Libyan Living In Tulsa Overjoyed As Rebels Take Capitol

Monday, August 22nd 2011, 10:23 pm
By: News On 6

Tara Vreeland, News On 6

TULSA, Oklahoma -- A Tulsa man, born and raised in Libya, says he left the country after graduating high school. But his family told him not to come back... all because of Muammar Gadhafi.

Nuredin Giayash was not able to go back to Libya for 23 years. He says he was deprived from seeing his own country, from seeing his mother and father -- both who have now passed away.

He says he hopes Libya will be different now that Muammar Gadhafi's reign of terror is coming to an end.

For Nuredin Giayash, it started with a phone call.

"He said have you heard! They are inside! They are in Tripoli! I remember I pulled over on the highway I just thanked God for this," Giayash said.

Overjoyed by the news that rebels took control of the Libyan capital, Giayash called his sister, who lives in Tripoli.

"You can tell from her voice that she is excited. I'm so happy for her and for all Libyans and myself. I'm very proud that I'm Libyan. It's amazing," he said.

This was the first time that the family was able to speak freely.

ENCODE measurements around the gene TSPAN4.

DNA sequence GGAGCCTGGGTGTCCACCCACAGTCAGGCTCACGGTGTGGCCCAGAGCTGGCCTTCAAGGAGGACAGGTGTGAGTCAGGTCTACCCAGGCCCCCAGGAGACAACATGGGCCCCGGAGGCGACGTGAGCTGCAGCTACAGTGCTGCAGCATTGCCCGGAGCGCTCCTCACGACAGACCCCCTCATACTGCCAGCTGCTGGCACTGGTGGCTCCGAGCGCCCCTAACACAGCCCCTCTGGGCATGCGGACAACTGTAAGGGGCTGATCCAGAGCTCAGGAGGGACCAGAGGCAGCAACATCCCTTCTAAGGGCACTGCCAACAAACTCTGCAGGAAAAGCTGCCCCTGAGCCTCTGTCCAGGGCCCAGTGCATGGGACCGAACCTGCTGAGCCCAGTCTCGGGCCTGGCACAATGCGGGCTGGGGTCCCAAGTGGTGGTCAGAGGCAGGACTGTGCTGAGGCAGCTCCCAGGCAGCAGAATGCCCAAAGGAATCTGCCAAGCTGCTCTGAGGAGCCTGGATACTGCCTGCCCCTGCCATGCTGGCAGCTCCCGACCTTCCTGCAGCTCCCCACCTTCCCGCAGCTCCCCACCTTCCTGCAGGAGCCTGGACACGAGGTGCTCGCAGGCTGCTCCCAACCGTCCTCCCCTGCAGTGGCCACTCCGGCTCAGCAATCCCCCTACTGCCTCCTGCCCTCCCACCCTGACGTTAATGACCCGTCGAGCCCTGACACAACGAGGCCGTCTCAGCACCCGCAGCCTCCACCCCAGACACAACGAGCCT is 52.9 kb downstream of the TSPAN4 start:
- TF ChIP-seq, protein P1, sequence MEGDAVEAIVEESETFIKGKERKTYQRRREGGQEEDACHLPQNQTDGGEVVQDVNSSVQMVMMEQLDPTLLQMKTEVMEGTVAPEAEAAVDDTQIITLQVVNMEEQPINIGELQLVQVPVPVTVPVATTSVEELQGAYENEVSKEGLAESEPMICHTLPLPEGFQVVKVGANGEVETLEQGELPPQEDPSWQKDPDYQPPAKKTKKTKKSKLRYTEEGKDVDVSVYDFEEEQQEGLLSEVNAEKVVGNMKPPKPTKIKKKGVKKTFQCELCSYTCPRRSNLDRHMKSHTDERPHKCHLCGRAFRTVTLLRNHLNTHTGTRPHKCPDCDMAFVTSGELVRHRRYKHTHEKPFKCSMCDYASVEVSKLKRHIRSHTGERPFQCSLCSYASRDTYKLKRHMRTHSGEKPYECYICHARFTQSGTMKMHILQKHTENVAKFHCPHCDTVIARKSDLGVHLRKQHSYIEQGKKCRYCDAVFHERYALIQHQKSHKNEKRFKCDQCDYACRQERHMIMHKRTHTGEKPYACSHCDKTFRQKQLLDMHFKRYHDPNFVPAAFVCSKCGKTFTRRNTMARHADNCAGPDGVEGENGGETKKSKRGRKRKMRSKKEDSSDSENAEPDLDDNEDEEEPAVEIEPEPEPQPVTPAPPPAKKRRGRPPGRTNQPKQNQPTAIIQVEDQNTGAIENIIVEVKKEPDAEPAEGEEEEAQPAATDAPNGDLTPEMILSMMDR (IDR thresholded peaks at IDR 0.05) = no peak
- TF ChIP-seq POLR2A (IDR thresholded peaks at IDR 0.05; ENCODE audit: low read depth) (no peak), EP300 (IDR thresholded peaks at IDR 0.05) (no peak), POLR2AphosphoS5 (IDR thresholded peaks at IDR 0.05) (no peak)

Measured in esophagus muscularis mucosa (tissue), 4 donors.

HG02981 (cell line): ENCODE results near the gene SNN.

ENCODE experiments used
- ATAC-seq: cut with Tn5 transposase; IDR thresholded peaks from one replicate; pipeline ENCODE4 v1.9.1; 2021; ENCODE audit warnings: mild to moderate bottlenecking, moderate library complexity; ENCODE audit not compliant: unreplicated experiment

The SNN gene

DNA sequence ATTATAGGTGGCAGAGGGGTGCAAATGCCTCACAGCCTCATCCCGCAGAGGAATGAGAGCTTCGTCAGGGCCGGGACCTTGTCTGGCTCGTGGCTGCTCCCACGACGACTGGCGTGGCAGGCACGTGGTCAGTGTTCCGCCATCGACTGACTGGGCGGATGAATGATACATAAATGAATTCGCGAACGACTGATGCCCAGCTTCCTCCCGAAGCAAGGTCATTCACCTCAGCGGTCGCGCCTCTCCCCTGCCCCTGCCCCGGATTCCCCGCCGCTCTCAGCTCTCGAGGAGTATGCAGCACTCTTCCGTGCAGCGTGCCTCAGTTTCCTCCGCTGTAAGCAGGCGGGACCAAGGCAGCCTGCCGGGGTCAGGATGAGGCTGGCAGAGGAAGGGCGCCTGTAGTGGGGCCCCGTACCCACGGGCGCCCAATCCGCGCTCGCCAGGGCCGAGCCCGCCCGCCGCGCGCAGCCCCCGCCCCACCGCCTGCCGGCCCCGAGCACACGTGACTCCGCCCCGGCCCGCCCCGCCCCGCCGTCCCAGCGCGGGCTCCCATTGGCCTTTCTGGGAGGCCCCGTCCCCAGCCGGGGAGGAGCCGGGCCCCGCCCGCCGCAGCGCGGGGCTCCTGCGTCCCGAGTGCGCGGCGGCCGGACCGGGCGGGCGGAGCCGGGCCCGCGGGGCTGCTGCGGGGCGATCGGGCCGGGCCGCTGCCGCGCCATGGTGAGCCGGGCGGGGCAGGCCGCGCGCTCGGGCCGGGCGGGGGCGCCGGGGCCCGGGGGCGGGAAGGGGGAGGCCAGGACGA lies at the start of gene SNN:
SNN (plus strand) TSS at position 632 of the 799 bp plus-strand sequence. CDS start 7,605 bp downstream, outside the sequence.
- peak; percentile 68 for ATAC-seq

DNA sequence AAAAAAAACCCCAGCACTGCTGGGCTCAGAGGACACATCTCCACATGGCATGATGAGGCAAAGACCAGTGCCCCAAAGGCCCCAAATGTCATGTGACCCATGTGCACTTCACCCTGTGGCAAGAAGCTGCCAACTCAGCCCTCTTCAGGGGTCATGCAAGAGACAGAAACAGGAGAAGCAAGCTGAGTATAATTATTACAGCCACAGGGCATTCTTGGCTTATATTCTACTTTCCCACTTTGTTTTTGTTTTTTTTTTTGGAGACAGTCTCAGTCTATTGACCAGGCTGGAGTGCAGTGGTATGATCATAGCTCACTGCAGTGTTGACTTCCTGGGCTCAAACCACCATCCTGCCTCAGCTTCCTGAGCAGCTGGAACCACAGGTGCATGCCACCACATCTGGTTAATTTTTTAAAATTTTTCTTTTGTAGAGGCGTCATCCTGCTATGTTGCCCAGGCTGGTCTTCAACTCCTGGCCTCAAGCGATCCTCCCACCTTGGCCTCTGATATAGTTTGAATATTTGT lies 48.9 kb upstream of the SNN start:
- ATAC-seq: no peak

"Just because of Gadhafi. Just because of the dictator. This lunatic person," Giayash said.

Giayash says Gadhafi was everywhere. Always listening. He says they would be in danger if anyone said anything about the dictator So he and his sister talked in a secret code.

"How's my aunt? She's almost giving birth to a child. She said almost. Just pray for us. When I called her a day before also, she said ‘she's in the hospital,' we're waiting for this child. So when I called her yesterday... she says that's it! The child is here! The rebels are here and we are excited," Giayash said.

Giayash says his nieces and nephews celebrated by dancing in the streets, after being under siege for decades.

He says it's now time for a new Libya. A time to unite the country and to build the democracy where every Libyan is respected.

"I'd love to go back and salute the people from Tripoli to everywhere for their outstanding courage, patience, determination, and their goal to change," he said.

Nuredin Giayash says Libya is in for a tough fight. That the war may be over but building the democratic state is the next challenge.

Giayash says he knows that the Libyans are up for it and he intends to return to his home country in the next few months to help.